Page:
Dr Kristy Martire is a Forensic Psychologist who trains students in the Master of Psychology (Forensic) Program. Kristy also examines the role and comprehension of expert evidence in criminal trials.
What is your current role in the school, and how did you get here?
I am a Senior Lecturer and former ARC DECRA Fellow in the School of Psychology at UNSW. I completed my Master of Psychology and PhD in Forensic Psychology at UNSW. After that I took up a three-year postdoctoral fellowship at the National Drug & Alcohol Research Centre (NDARC) examining the relationship between substance use and crime. I came back to the School of Psychology in 2011 in an academic position and have been here teaching and researching ever since.
Why did you choose your specific research area, what excites you about your research?
I chose forensic psychology research because it allows me to apply cognitive science theories and methods to some of the problems currently facing criminal justice systems around the world. Expert forensic science evidence plays an important role in many criminal trials, yet it is complex, difficult to communicate accurately, often poorly understood and increasingly the subject of serious criticism. In my work I have the opportunity to draw from literatures on risk communication, decision making and expertise to develop innovative and exciting perspectives on expert evidence and to propose evidence-based strategies for improvement. By working in this area I am also able to collaborate with a great group of professionals from a diverse range of backgrounds, from legal academics and practitioners to police officers and scientists. That means I have the opportunity to see the same problem from a range of different perspectives which is both challenging and rewarding.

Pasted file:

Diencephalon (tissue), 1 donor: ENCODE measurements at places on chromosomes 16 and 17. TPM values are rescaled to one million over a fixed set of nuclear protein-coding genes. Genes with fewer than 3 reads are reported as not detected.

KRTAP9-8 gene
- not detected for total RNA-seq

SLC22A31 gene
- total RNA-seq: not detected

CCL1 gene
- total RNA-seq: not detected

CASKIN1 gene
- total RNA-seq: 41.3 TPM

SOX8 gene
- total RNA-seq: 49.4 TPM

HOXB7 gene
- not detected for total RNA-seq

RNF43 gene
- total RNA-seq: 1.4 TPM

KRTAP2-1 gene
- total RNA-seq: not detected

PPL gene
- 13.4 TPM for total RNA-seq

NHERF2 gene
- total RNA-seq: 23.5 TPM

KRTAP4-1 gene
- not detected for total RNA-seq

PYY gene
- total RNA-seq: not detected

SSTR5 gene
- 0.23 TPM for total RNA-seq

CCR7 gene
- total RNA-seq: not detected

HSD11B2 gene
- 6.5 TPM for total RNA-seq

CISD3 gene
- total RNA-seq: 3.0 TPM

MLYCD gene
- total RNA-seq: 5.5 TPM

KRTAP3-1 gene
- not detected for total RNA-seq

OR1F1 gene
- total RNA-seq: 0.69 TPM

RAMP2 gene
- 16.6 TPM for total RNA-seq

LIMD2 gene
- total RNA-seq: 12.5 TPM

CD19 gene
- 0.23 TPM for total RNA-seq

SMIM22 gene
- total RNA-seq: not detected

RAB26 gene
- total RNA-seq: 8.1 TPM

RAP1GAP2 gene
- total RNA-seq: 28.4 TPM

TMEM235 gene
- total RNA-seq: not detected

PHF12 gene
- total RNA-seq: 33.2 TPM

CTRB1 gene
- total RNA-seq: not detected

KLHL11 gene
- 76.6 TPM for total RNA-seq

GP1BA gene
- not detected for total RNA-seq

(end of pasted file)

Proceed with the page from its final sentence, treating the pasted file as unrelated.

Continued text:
What do you hope to achieve from your research findings?
I hope to be able to improve the fairness and accuracy of our criminal justice system by improving the quality and comprehension of expert evidence in criminal trials.
What has been your experience of undertaking research at UNSW in the School of Psychology?
My experience undertaking research at UNSW and the School of Psychology has been very varied. I have collected data online, in person with undergraduates and with community members. I have surveyed experts from around the world, examined large administrative data sets of fines, offences, and health outcomes and have spoken with offenders and parolees. With a little bit of imagination and some persistence there is no limit to the exiting research that you can do.